“I’d have to get fifteen players together to make one like him.” Roberto Baggio, Italian legend talking about Paolo Maldini.
It contradicted the defensive history of the Italian catenaccio. Fine and elegant. Fast, technical, skilful and with an attacking projection that until then had rarely been seen in Italian and European football. His ability to use both legs equally, since, like his father, he was ambidextrous, allowed him to go out, attack and defend on both sides. He also had an impeccable defensive quality, a privileged physique and a good header. He was the paradigm of the modern defender. His was the left flank of Milan, Italy and the world for two decades.
From Sacchi’s immortals to Ancelotti’s winning cycle
Paolo went through all of Milan’s youth ranks before making his debut in an official match at the age of 16. It was on 20 January 1985 against Udinese. And he did it at right-back. It was the first and the last time. Since the bulk of his career was developed in the left lane or in the position of central in the last years of his career.
Paolo soon earned himself a starting place at left-back in training for a Milan side under construction. In his first two seasons he made 40 and 37 appearances but Milan, coached by one of the legendary Swedes of Maldini’s father’s era, Nils Liedholm, were not at their best and finished a disappointing sixth and seventh.
Everything changed with the arrival of Arrigo Sacchi at Milan in 1987. He put together a fearsome team with a dream defence comprising Franco Baresi, Paolo Maldini, Alessandro Costacurta and Mauro Tassotti and a total front line led by Marco Van Basten and Ruud Gullit. Sacchi’s collective-based football created a perfect machine that conquered Italy and Europe.
This generation was called Sacchi’s immortals and won one Serie A and two Champions League titles, leaving matches to remember such as the semi-final where they thrashed Real Madrid 5-0 or the final against the previous champions of the competition, Steaua, which they beat 4-0.
Sacchi’s era came to an end in 1989, but not Milan’s victorious cycle. Sacchi’s Immortals became Capello’s Invincibles, with Paolo Maldini already established as one of the best defenders in the world. Capello’s Milan won their first Scudetto without losing a game in 1992. In the following years he would add three more league titles in four years and would once again play in a Champions League final against the mighty Barcelona of Johan Cruyff.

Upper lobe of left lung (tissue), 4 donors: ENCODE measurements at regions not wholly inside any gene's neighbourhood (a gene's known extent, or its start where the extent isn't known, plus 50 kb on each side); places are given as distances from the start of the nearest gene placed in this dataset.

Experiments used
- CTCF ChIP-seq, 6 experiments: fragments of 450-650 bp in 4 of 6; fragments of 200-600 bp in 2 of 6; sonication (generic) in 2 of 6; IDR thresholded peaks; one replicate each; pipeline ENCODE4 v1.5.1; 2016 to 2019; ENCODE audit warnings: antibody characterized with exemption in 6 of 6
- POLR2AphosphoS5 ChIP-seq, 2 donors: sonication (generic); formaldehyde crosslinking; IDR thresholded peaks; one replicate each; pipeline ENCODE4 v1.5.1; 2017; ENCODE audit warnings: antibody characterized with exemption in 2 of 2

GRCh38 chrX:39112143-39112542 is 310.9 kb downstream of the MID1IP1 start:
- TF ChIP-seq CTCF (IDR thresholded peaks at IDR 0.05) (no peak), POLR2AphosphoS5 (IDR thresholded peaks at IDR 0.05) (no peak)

It was in Athens and Milan would win their fifth Champions League, Maldini’s third, defeating Guardiola and Cruyff’s Barcelona 4-0.
Milan’s most successful decade came to an end with Capello’s departure in 1999 after a final few years that, despite winning yet another Serie A, began to show signs of exhaustion. The team had lost key players and was in the midst of construction. A construction that would come under the guidance of Carlo Ancelotti and with Paolo Maldini, already wearing the number 3 jersey and carrying the captain’s armband from a central defensive position, as the cornerstone of the project. The 16-year-old was already the leader of the team of his life.
“If I have to make a tackle, I’ve made a mistake” Paolo Maldini
Under Ancelotti came Alessandro Nesta, “Pipo” Inzaghi, Andrea Pirlo, who would join Ukrainian striker Andriy Shevchenko, who had arrived two years earlier, to form another team that would go on to dominate Europe and form Milan’s last great winning cycle. They won Milan’s penultimate Serie A title in 2004 and went on to win the club’s last two Champions League titles. The two that Paolo, already as captain of Milan, would raise to the sky as his father.
Maldini ended his time in Milan on 31 May 2009 after more than 25 years playing for and for one shirt. His and his father’s number 3 was retired and has never been used by any other player wearing the Milan shirt. Except in one special case: that a Maldini wears it.
And here begins the story of the third: Daniel Maldini. Son of Paolo Maldini. He made his debut in 2020 in a match against Hellas Verona and has already scored his first unofficial goal in the shirt worn for so many years by his father and grandfather.
Unlike his father and grandfather, Daniel moves in attacking positions playing in the trequartista line. Thin and elegant like his father, tall and slim like his grandfather, he stands out for his individual quality and, like his two references, in a constant defensive work for the team despite being placed in offensive areas.
66 years have passed from Cesare’s debut with Milan to Daniel’s debut in a Rossoneri shirt. His grandfather and father spent 37 years wearing the shirt he wears today. 32 titles have been achieved between the. The Maldini rebel has a tough challenge ahead of him.
The Maldinis have left an indelible mark and a legacy that will always remain in the memory of Milan in particular and world football in general.